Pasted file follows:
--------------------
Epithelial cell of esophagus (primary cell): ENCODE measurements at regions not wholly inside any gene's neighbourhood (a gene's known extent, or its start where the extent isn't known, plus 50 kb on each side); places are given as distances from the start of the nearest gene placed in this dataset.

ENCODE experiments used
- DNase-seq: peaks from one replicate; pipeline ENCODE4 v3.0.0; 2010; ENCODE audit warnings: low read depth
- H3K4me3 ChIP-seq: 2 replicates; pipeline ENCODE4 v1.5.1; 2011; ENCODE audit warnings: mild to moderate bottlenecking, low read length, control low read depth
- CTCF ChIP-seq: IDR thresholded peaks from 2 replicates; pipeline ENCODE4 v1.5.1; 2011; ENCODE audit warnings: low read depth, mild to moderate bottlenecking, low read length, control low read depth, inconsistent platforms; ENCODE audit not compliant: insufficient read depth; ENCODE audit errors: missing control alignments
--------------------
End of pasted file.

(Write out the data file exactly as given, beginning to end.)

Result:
Epithelial cell of esophagus (primary cell): ENCODE measurements at regions not wholly inside any gene's neighbourhood (a gene's known extent, or its start where the extent isn't known, plus 50 kb on each side); places are given as distances from the start of the nearest gene placed in this dataset.

ENCODE experiments used
- DNase-seq: peaks from one replicate; pipeline ENCODE4 v3.0.0; 2010; ENCODE audit warnings: low read depth
- H3K4me3 ChIP-seq: 2 replicates; pipeline ENCODE4 v1.5.1; 2011; ENCODE audit warnings: mild to moderate bottlenecking, low read length, control low read depth
- CTCF ChIP-seq: IDR thresholded peaks from 2 replicates; pipeline ENCODE4 v1.5.1; 2011; ENCODE audit warnings: low read depth, mild to moderate bottlenecking, low read length, control low read depth, inconsistent platforms; ENCODE audit not compliant: insufficient read depth; ENCODE audit errors: missing control alignments